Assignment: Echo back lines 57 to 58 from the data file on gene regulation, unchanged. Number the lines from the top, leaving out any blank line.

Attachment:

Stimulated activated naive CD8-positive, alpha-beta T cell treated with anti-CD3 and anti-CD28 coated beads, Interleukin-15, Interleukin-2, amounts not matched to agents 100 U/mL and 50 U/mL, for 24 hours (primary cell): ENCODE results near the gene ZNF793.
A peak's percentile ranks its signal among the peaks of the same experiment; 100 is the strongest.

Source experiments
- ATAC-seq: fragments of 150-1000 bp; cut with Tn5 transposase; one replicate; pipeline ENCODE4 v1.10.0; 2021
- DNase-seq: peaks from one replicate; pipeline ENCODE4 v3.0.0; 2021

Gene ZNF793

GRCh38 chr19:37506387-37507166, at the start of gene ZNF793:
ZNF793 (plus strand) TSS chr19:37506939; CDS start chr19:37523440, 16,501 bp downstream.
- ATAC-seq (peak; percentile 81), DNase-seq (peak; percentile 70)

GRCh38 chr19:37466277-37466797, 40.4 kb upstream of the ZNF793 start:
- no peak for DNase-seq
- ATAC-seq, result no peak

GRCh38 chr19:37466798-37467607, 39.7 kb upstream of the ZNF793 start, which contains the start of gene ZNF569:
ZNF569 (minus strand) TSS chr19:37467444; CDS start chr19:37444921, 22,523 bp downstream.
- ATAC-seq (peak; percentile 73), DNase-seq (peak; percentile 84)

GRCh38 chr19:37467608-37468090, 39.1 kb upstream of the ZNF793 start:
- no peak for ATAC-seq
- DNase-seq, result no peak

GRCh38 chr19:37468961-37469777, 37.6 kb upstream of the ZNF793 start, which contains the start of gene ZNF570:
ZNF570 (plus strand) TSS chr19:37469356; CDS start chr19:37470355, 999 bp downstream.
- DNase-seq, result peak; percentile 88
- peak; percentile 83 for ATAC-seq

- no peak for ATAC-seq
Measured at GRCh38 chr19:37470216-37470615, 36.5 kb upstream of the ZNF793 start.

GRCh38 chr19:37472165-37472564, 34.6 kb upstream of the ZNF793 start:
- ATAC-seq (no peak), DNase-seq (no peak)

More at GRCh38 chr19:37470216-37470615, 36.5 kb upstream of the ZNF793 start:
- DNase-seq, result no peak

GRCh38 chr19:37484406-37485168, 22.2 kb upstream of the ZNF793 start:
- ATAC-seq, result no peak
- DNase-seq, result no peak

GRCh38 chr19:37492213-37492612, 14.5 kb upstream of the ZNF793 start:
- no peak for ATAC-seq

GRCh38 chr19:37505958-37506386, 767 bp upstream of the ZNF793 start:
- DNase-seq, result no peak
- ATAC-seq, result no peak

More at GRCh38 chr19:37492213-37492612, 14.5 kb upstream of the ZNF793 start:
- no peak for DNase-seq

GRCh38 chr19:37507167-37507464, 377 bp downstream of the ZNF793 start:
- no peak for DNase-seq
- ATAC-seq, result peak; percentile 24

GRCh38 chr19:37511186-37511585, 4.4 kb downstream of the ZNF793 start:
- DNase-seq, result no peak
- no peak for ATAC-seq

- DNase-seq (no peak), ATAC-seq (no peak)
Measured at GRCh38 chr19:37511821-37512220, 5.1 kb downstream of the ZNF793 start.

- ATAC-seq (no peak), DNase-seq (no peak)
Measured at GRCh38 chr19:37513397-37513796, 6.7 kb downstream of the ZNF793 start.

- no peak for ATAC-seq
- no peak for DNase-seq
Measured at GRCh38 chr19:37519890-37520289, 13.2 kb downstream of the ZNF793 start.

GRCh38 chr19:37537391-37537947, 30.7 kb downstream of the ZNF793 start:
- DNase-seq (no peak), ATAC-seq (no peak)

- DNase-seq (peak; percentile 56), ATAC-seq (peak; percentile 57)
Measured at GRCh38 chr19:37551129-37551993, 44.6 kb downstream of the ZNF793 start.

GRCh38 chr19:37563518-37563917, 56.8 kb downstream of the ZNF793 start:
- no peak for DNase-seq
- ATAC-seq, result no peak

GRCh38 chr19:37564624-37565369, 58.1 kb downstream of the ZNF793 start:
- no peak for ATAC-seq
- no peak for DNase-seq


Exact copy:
- no peak for DNase-seq
- ATAC-seq, result no peak